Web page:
Written by the TreasureGuide for the exclusive use of treasurebeachesreport.blogspot.com.
I have a little quiz for you today. See if you can identify these dug items.
First, what era do you think they are from?
|Mystery Item One.|
|Mystery Item Two|
|Mystery Item Three|
|Mystery Item Four|
|Mystery Item Five|
Mystery Items, Picture Six.
If you don't have any clue yet, they are all gun parts or used with a gun.
They were all recovered from a Revolutionary War era site.
Item 1. Broken Sideplate from a British trade gun.
Item 2. Piece of a broken brass cast butt plate engraved with a boars head, trumpet, lance and arrow. It is from a Willet trade gun.
Item 3. Another piece of the same butt plate.
Item 4. This one is eassier. It is a triggerguard, circa 1770 - 1813.
Item 5. These are unused gunflint holders made from flattened lead musket balls. These were folded over and the gun flint was wrapped in the holder to hold them securely in the gun cock.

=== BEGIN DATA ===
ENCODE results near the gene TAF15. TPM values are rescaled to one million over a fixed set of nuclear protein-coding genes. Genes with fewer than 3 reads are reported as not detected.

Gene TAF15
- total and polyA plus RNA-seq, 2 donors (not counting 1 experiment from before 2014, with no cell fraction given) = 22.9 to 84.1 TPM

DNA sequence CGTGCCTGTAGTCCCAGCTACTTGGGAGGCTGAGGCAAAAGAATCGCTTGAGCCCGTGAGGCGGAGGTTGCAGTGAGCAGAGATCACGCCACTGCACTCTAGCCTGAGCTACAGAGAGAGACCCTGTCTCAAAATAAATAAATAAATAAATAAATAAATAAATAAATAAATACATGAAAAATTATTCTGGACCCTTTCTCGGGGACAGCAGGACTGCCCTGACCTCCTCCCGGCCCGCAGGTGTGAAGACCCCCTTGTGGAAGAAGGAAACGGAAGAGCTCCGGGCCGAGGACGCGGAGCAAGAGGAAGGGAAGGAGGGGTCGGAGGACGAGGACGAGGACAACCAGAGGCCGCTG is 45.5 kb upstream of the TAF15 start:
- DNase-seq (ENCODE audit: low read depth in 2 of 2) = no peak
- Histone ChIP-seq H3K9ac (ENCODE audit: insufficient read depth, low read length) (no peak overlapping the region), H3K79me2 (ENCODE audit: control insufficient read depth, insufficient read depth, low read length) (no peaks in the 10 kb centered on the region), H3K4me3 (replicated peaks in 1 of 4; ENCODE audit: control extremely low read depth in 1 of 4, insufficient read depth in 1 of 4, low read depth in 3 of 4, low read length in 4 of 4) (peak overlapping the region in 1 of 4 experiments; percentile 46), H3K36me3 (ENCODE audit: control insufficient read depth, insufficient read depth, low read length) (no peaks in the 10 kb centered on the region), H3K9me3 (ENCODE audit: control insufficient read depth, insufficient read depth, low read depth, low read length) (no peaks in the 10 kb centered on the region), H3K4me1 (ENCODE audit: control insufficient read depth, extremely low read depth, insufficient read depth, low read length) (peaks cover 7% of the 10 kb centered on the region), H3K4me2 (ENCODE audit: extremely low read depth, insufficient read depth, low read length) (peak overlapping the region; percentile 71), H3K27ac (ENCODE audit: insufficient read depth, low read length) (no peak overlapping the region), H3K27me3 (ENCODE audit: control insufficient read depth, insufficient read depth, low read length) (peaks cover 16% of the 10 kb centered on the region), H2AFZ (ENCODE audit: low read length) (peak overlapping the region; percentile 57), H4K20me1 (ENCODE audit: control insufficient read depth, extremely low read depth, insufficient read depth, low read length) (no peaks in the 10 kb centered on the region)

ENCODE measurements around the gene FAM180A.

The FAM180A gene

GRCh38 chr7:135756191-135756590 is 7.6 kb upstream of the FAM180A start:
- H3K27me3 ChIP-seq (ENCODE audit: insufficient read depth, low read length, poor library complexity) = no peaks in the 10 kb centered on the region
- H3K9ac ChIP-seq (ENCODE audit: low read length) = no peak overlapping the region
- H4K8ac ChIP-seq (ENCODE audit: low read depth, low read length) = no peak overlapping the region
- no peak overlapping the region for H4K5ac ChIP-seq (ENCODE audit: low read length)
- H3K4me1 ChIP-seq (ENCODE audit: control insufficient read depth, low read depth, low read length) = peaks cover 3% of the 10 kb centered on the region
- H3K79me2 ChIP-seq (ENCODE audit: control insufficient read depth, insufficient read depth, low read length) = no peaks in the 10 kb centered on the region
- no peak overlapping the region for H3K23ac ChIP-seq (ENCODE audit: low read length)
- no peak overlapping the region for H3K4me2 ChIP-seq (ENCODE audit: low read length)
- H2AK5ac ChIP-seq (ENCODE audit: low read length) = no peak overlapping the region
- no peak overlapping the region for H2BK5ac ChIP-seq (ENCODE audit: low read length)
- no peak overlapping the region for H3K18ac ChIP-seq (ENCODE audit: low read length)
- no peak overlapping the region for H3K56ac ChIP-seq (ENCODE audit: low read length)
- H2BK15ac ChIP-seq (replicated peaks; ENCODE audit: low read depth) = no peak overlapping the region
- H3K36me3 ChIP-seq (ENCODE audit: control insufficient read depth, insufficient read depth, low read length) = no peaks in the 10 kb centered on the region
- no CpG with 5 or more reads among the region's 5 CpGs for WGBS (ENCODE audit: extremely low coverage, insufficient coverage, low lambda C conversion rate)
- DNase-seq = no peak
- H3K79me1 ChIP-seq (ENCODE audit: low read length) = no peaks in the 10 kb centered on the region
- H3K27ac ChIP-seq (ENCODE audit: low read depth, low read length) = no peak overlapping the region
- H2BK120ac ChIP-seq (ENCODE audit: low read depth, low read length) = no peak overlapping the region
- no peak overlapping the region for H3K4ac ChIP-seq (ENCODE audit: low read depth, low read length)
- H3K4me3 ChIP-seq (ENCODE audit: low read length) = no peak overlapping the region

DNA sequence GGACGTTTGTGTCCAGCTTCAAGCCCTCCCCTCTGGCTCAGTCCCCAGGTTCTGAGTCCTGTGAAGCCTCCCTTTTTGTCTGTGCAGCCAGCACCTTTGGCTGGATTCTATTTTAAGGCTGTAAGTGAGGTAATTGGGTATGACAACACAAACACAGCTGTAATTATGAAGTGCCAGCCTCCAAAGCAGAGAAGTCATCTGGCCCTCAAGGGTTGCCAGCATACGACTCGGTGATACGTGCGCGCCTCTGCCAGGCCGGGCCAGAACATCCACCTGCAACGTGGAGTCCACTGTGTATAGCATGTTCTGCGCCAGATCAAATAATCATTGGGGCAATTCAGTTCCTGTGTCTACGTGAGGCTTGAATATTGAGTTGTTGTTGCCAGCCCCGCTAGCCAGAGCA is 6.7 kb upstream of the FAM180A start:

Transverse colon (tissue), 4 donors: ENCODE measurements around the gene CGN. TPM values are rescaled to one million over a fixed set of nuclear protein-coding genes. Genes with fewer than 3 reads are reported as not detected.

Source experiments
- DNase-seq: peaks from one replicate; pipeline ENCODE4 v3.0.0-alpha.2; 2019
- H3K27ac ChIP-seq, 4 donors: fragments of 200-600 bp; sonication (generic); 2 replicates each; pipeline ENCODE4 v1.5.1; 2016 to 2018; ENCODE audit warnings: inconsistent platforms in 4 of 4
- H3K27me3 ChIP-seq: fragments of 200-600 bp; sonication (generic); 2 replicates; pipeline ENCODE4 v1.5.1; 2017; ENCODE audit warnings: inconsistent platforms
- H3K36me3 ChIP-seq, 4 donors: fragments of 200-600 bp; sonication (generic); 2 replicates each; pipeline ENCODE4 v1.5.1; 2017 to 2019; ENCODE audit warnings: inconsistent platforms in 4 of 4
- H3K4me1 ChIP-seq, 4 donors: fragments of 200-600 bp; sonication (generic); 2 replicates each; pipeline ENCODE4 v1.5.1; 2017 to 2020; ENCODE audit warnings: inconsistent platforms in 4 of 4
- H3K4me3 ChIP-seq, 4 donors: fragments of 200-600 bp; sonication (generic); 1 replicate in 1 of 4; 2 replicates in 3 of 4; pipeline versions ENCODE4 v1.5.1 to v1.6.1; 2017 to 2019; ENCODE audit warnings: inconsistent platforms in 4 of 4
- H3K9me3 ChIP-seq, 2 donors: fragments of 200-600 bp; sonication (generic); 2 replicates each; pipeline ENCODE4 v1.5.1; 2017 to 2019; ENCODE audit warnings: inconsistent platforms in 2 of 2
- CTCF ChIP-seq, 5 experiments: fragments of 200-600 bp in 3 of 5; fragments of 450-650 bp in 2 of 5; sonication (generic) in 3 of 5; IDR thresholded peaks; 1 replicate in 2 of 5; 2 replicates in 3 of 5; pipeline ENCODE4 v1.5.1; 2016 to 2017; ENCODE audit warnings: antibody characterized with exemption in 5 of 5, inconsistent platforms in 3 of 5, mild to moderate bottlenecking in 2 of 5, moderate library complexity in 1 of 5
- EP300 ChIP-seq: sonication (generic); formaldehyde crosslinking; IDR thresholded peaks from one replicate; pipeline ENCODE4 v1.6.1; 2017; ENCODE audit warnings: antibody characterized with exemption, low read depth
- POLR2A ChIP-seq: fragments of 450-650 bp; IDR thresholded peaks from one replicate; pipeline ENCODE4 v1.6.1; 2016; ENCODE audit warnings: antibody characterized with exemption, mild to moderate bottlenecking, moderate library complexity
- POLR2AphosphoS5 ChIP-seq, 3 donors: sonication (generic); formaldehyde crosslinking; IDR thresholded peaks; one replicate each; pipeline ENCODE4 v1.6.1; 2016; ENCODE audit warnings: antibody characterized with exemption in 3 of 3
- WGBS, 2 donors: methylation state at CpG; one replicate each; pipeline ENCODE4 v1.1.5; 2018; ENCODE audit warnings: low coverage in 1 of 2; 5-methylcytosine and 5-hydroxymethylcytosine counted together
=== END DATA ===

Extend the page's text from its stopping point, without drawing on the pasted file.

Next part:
Item 6. These items are not so certain. It is thought that they are a pistol butt plate and a pistol side plate.
All of these items are shown in Timothy McGuire's book, Recovered Colonial and Revolutionary War Artifacts.
I have found items similar to these such as a silver engraved side gun plate which was found on a 1715 Fleet beach and was posted in this blog back some time ago.
Concerning the question of cleaning the Standing Liberty Quarter which Russ P. found and was shown yesterday, I received basically two types of replies.
Bill Popp said, I would try the diluted muriatic...remember... A.A.A. Always Add Acid to dilute, not vice versa.
I've found that method very effective for cleaning reales and other coins.
Dan W. who works on one of the Treasure Coast salvage vessels and has spent a lot of time in the conservation lab, had the following to say.
Don't clean it! It may have rust on it and it is rough, but you could never simulate that kind of patina. It is beautiful.
After experimenting with acid and electrolysis on some of my coins, I regretted cleaning some because they no longer remind me of where, when, and how I found them. Just a thought. Dan
Those are two points of view. Some people like clean shiny coins and others like to keep them as found.
If you do want to clean them, the muriatic method should do the job. Go slow and keep an eye on them. Russ only wanted to clean them enough to see the date, so he could stop as soon as that was accomplished.